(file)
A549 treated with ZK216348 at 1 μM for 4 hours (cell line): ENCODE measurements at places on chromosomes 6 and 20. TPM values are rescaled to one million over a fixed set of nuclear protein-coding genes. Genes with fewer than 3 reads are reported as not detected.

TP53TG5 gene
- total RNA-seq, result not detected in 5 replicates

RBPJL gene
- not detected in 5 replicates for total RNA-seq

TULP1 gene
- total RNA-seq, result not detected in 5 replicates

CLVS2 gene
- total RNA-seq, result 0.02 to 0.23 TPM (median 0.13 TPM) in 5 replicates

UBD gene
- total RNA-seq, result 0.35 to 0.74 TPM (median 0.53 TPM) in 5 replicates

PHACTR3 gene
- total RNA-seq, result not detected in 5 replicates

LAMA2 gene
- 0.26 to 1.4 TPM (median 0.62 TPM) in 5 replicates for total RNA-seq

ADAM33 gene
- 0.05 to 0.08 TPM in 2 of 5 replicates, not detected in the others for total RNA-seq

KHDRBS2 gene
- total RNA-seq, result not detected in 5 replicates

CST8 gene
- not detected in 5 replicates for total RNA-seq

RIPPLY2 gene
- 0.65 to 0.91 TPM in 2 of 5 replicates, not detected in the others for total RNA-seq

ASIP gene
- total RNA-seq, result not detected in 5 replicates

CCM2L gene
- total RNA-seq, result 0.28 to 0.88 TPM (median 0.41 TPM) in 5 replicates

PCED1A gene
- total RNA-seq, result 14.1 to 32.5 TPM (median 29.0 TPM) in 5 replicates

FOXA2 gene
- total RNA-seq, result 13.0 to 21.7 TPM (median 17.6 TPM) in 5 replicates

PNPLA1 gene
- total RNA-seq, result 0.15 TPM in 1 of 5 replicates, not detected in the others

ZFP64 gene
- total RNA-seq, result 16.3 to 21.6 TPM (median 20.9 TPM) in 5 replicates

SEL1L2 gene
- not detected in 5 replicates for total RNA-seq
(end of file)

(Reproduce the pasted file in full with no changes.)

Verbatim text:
A549 treated with ZK216348 at 1 μM for 4 hours (cell line): ENCODE measurements at places on chromosomes 6 and 20. TPM values are rescaled to one million over a fixed set of nuclear protein-coding genes. Genes with fewer than 3 reads are reported as not detected.

TP53TG5 gene
- total RNA-seq, result not detected in 5 replicates

RBPJL gene
- not detected in 5 replicates for total RNA-seq

TULP1 gene
- total RNA-seq, result not detected in 5 replicates

CLVS2 gene
- total RNA-seq, result 0.02 to 0.23 TPM (median 0.13 TPM) in 5 replicates

UBD gene
- total RNA-seq, result 0.35 to 0.74 TPM (median 0.53 TPM) in 5 replicates

PHACTR3 gene
- total RNA-seq, result not detected in 5 replicates

LAMA2 gene
- 0.26 to 1.4 TPM (median 0.62 TPM) in 5 replicates for total RNA-seq

ADAM33 gene
- 0.05 to 0.08 TPM in 2 of 5 replicates, not detected in the others for total RNA-seq

KHDRBS2 gene
- total RNA-seq, result not detected in 5 replicates

CST8 gene
- not detected in 5 replicates for total RNA-seq

RIPPLY2 gene
- 0.65 to 0.91 TPM in 2 of 5 replicates, not detected in the others for total RNA-seq

ASIP gene
- total RNA-seq, result not detected in 5 replicates

CCM2L gene
- total RNA-seq, result 0.28 to 0.88 TPM (median 0.41 TPM) in 5 replicates

PCED1A gene
- total RNA-seq, result 14.1 to 32.5 TPM (median 29.0 TPM) in 5 replicates

FOXA2 gene
- total RNA-seq, result 13.0 to 21.7 TPM (median 17.6 TPM) in 5 replicates

PNPLA1 gene
- total RNA-seq, result 0.15 TPM in 1 of 5 replicates, not detected in the others

ZFP64 gene
- total RNA-seq, result 16.3 to 21.6 TPM (median 20.9 TPM) in 5 replicates

SEL1L2 gene
- not detected in 5 replicates for total RNA-seq